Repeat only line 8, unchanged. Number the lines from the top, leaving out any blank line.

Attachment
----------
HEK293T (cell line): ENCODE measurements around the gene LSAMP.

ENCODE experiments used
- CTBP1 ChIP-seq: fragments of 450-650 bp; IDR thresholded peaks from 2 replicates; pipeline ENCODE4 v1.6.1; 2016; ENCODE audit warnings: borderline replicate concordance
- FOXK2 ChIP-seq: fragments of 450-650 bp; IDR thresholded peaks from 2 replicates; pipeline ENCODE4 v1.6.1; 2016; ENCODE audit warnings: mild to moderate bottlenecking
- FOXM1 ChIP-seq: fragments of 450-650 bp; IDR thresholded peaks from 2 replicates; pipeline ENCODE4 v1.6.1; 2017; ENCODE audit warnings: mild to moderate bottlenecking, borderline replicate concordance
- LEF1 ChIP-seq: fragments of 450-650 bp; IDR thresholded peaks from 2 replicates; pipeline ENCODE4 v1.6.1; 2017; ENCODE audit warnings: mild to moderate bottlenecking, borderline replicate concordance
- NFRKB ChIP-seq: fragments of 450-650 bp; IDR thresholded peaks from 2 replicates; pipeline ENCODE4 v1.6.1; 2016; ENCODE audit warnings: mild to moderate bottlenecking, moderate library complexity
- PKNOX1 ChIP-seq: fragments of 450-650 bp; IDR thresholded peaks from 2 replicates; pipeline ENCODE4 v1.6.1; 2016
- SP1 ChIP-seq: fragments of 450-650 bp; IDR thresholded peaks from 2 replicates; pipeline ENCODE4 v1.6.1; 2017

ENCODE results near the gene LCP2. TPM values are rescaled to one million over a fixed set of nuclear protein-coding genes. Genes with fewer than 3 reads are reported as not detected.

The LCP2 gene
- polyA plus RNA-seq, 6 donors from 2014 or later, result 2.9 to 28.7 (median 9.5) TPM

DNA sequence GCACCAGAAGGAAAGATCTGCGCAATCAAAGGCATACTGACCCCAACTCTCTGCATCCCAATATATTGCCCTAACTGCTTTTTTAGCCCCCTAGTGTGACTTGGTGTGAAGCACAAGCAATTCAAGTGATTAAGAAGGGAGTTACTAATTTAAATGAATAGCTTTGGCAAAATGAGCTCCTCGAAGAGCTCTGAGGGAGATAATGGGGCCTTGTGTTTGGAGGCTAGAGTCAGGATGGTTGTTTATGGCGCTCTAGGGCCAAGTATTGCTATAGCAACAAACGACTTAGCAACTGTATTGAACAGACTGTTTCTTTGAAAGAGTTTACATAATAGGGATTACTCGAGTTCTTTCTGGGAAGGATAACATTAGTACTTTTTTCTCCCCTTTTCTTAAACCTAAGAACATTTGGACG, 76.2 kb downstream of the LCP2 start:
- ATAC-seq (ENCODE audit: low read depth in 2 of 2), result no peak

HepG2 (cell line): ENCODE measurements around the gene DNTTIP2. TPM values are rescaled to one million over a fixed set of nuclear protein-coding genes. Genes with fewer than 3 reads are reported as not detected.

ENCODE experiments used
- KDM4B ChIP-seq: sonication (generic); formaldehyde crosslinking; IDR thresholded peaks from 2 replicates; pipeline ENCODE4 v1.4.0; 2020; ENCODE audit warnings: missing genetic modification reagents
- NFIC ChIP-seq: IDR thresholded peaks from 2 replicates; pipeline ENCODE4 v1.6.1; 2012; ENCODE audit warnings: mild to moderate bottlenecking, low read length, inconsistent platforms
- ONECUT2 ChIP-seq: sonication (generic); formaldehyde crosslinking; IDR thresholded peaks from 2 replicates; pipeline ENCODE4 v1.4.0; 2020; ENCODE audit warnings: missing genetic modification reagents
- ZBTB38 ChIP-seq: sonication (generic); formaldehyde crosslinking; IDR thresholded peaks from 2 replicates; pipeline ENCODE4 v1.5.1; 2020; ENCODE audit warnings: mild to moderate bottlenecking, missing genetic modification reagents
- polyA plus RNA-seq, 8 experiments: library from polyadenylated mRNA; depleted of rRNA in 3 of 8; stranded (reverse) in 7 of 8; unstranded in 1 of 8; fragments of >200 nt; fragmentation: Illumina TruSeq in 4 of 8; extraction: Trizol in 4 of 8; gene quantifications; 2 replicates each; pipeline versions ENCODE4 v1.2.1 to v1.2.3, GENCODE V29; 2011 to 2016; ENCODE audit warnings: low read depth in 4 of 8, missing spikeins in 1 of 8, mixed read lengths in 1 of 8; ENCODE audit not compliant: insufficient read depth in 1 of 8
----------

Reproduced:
- PKNOX1 ChIP-seq: fragments of 450-650 bp; IDR thresholded peaks from 2 replicates; pipeline ENCODE4 v1.6.1; 2016